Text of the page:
Before you start Velcro-ing pedals to your pedal board, take some time to think about the most efficient and easy-to-navigate way in which to arrange them. As a rule, you should lay them out left to right in order of how they connect together (more on this below). But pedal boards are typically deep enough, from front to back, to accommodate two and sometimes three rows of pedals, giving you yet another dimension to consider when planning your layout.
It’s best to keep your most-used pedals nearest to you, where they’ll be easiest to adjust and reach with your foot. Staggering the pedals between the front and back edges of the pedal board will also make it easier to navigate your set up and avoid confusion in the heat of performance.
There’s an ideal way to lay out effect pedals, and then there’s an individual way to do it. The ideal way is based on practical considerations, like placing a reverb pedal last in the chain rather than in front of the distortion pedal, where it will muddy up your sound. The individual way is all about how you make things work for you.
Filters, Pitch Shifters, Harmonizers and Dynamic Pedals
These pedals typically work best at the front of the signal chain, where they act upon the pure signal from your guitar. Filters include pedals such as wahs and low-pass filters. Pitch shifters and harmonizers also include the ever-popular Whammy Pedal, all of which benefit from having a strong and unaffected signal from your guitar so that they can track your notes cleanly and accurately.
Distortion, Overdrive, Fuzz, Boost and EQ
Distortion, overdrive and fuzz pedals affect harmonic content by enhancing overtones and compressing peaks in the signal. Their purpose is to simulate the sound of a cranked amp through a speaker cabinet. In the natural order of things, these pedals go after filters and EQ, just like your amp’s output and speakers. They also follow the compression pedal, whose purpose is to flatten peaks and ensure the entire signal is “hotter.”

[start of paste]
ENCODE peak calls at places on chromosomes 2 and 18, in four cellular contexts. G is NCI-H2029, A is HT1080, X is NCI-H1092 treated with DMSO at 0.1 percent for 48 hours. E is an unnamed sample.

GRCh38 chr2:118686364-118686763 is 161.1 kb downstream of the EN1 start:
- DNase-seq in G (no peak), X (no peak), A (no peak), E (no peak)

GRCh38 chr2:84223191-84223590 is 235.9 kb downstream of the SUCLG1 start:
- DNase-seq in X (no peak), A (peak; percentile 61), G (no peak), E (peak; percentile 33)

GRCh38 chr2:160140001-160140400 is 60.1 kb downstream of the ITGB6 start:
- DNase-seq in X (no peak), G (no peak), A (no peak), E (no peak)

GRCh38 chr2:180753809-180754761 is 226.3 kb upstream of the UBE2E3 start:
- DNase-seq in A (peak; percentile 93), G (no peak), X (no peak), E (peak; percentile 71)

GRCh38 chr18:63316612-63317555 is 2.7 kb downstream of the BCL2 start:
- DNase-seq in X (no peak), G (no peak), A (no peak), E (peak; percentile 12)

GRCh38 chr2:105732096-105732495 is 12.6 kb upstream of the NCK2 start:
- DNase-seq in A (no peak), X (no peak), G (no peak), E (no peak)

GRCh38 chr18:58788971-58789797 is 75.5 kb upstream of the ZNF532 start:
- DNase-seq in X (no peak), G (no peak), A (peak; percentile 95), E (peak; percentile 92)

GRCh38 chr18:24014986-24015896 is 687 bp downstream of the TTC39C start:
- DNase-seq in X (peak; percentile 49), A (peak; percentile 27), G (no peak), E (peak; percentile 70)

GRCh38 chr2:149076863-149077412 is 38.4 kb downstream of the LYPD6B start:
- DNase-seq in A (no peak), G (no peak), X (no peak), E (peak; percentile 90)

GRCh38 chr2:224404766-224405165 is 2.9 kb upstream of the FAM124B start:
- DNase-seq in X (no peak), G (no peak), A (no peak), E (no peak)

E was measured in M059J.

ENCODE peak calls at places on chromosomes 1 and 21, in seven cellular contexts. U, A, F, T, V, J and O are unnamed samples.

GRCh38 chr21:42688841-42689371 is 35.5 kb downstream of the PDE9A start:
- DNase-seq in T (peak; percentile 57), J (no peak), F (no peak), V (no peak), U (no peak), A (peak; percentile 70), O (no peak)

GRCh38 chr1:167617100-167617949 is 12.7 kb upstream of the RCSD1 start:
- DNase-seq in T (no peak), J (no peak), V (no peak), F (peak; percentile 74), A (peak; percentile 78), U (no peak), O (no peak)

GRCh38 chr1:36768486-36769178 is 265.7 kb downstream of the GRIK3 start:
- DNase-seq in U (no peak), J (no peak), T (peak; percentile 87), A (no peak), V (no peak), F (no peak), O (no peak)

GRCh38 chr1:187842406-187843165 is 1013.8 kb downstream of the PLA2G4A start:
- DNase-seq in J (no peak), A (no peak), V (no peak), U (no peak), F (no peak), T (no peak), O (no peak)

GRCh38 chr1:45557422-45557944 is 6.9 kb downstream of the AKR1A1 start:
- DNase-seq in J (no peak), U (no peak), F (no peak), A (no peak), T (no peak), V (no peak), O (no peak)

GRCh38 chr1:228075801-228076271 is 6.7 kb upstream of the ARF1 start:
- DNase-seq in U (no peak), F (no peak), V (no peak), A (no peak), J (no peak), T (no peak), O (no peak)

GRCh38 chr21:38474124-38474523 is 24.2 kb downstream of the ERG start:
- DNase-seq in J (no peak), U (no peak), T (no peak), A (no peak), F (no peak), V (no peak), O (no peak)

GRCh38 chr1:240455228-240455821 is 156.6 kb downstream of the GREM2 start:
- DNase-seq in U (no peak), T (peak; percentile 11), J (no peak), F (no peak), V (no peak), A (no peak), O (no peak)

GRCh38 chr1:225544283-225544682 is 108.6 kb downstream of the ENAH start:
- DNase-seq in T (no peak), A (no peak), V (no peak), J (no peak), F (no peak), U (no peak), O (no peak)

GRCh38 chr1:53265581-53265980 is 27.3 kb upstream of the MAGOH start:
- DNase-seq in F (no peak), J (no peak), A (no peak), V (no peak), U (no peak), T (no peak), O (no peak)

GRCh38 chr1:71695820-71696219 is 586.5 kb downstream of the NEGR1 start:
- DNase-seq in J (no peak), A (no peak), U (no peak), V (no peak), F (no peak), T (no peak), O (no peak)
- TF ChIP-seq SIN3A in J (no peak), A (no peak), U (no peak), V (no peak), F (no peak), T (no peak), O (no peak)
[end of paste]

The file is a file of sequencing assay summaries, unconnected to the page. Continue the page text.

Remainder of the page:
These are tone modifiers and sweeteners, and they include effects like chorus, phase, flange and vibrato. Traditionally, these can be noisy effects, and placing them before gain-increasing pedals like distortion or compression will tend to intensify their noise.
This one is pretty obvious. Reverb, delay and echo are ambience effects that imitate how sounds are affected within room environments. Naturally, they go at the end of the chain. Tremolo, for that matter, is amplitude modulation—amp on, amp off—and therefore goes at the end of the signal chain.
Though they’re not effects, tuners are a part of every guitarist’s setup, so it’s important to think about where they’ll go in your signal chain. Some guitarists like to have them at the front of the chain, while others like them last or somewhere in between. If you place your tuner at the head of the chain, activating it will silence your guitar but not your pedals.
The Bottom Line
The bottom line is that pedal order is subjective and varies from player to player. If you’re trying to nail a certain guitarist’s tone, then it’s useful to know what effects he uses and the order in which they’re placed. But when it comes to your tone, you have to decide what works for you.
Experimenting can be fun, so start plugging away. And don’t worry, there is no right or wrong order. Besides, the best part about effect boxes and pedal boards is that you can always move things around as your needs and tone goals change.